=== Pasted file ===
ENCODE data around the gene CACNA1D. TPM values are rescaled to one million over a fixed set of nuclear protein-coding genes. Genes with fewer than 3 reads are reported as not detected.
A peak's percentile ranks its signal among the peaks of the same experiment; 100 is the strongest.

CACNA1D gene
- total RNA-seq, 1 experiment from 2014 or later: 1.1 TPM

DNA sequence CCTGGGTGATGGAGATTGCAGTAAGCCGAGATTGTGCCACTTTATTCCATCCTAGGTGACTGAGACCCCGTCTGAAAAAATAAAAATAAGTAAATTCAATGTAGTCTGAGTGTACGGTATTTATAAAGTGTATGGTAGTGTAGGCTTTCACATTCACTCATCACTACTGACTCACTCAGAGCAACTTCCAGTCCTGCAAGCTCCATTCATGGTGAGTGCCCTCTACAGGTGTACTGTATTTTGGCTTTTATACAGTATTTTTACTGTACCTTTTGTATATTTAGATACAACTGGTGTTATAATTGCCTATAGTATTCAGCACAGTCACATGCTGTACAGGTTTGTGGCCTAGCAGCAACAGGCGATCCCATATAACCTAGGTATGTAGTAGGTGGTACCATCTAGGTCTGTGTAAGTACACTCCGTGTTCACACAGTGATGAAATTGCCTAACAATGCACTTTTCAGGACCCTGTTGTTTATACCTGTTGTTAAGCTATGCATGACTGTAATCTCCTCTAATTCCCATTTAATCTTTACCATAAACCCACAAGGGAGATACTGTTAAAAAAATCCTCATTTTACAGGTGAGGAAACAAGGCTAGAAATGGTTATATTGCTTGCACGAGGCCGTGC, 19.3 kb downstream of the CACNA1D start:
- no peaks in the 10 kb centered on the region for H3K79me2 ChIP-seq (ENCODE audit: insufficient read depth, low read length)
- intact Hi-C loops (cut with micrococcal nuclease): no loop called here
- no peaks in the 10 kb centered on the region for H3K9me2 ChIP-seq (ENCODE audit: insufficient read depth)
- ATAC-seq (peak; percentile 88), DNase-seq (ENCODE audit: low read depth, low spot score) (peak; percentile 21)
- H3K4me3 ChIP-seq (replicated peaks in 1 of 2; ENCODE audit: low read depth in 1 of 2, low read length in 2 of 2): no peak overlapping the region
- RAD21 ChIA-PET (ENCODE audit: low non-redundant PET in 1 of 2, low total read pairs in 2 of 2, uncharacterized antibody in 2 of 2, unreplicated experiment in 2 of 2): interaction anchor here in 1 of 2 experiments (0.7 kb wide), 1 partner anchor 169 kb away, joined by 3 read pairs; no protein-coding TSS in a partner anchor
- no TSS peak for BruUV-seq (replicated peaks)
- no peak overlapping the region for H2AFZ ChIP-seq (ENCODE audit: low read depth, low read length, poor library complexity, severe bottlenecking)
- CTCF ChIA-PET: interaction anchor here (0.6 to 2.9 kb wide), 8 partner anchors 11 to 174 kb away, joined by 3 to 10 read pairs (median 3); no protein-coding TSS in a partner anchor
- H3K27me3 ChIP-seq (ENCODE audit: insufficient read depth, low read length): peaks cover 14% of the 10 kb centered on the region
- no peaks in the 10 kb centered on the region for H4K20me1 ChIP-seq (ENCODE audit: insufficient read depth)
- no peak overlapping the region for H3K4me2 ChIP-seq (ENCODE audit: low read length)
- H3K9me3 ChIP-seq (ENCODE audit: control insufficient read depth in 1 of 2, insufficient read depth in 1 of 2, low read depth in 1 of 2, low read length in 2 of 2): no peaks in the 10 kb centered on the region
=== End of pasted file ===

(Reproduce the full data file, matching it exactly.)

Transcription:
ENCODE data around the gene CACNA1D. TPM values are rescaled to one million over a fixed set of nuclear protein-coding genes. Genes with fewer than 3 reads are reported as not detected.
A peak's percentile ranks its signal among the peaks of the same experiment; 100 is the strongest.

CACNA1D gene
- total RNA-seq, 1 experiment from 2014 or later: 1.1 TPM

DNA sequence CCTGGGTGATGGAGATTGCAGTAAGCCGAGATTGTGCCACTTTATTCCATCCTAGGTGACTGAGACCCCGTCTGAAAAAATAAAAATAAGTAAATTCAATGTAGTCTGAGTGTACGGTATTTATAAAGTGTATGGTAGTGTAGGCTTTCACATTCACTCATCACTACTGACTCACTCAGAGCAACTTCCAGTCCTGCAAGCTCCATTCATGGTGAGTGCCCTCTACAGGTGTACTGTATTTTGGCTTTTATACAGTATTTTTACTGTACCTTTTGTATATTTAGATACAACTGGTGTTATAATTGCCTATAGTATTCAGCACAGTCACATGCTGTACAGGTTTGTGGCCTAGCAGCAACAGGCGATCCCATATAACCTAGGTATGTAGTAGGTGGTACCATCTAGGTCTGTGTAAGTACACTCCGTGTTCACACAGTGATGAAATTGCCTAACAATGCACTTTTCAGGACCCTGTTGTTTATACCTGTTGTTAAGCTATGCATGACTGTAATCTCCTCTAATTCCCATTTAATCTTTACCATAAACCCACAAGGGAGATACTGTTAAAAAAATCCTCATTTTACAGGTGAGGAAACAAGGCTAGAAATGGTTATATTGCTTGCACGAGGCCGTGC, 19.3 kb downstream of the CACNA1D start:
- no peaks in the 10 kb centered on the region for H3K79me2 ChIP-seq (ENCODE audit: insufficient read depth, low read length)
- intact Hi-C loops (cut with micrococcal nuclease): no loop called here
- no peaks in the 10 kb centered on the region for H3K9me2 ChIP-seq (ENCODE audit: insufficient read depth)
- ATAC-seq (peak; percentile 88), DNase-seq (ENCODE audit: low read depth, low spot score) (peak; percentile 21)
- H3K4me3 ChIP-seq (replicated peaks in 1 of 2; ENCODE audit: low read depth in 1 of 2, low read length in 2 of 2): no peak overlapping the region
- RAD21 ChIA-PET (ENCODE audit: low non-redundant PET in 1 of 2, low total read pairs in 2 of 2, uncharacterized antibody in 2 of 2, unreplicated experiment in 2 of 2): interaction anchor here in 1 of 2 experiments (0.7 kb wide), 1 partner anchor 169 kb away, joined by 3 read pairs; no protein-coding TSS in a partner anchor
- no TSS peak for BruUV-seq (replicated peaks)
- no peak overlapping the region for H2AFZ ChIP-seq (ENCODE audit: low read depth, low read length, poor library complexity, severe bottlenecking)
- CTCF ChIA-PET: interaction anchor here (0.6 to 2.9 kb wide), 8 partner anchors 11 to 174 kb away, joined by 3 to 10 read pairs (median 3); no protein-coding TSS in a partner anchor
- H3K27me3 ChIP-seq (ENCODE audit: insufficient read depth, low read length): peaks cover 14% of the 10 kb centered on the region
- no peaks in the 10 kb centered on the region for H4K20me1 ChIP-seq (ENCODE audit: insufficient read depth)
- no peak overlapping the region for H3K4me2 ChIP-seq (ENCODE audit: low read length)
- H3K9me3 ChIP-seq (ENCODE audit: control insufficient read depth in 1 of 2, insufficient read depth in 1 of 2, low read depth in 1 of 2, low read length in 2 of 2): no peaks in the 10 kb centered on the region